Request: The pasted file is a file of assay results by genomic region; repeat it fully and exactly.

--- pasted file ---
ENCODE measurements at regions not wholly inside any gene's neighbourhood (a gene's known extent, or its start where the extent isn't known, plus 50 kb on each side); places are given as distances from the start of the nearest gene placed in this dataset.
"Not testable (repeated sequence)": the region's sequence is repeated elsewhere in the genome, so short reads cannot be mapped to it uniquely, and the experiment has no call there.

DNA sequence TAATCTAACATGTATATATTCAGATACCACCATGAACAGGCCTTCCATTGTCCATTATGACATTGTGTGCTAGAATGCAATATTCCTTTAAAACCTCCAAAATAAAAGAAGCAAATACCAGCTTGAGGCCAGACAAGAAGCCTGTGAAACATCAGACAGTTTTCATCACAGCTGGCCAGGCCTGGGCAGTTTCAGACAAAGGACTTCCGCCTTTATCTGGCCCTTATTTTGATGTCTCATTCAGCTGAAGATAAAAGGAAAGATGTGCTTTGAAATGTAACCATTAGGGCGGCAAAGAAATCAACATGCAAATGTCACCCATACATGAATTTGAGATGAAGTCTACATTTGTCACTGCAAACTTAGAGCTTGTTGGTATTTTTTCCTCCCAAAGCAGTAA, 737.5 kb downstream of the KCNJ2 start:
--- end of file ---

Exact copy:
ENCODE measurements at regions not wholly inside any gene's neighbourhood (a gene's known extent, or its start where the extent isn't known, plus 50 kb on each side); places are given as distances from the start of the nearest gene placed in this dataset.
"Not testable (repeated sequence)": the region's sequence is repeated elsewhere in the genome, so short reads cannot be mapped to it uniquely, and the experiment has no call there.

DNA sequence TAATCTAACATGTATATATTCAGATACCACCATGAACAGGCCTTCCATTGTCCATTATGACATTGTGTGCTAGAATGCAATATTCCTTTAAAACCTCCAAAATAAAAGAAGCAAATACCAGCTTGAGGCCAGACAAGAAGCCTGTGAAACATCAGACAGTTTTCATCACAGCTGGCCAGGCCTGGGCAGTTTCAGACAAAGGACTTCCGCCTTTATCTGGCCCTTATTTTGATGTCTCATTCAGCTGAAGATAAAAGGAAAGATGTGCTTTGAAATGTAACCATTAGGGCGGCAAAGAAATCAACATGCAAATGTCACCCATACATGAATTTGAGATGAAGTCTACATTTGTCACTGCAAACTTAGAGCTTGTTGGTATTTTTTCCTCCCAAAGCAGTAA, 737.5 kb downstream of the KCNJ2 start: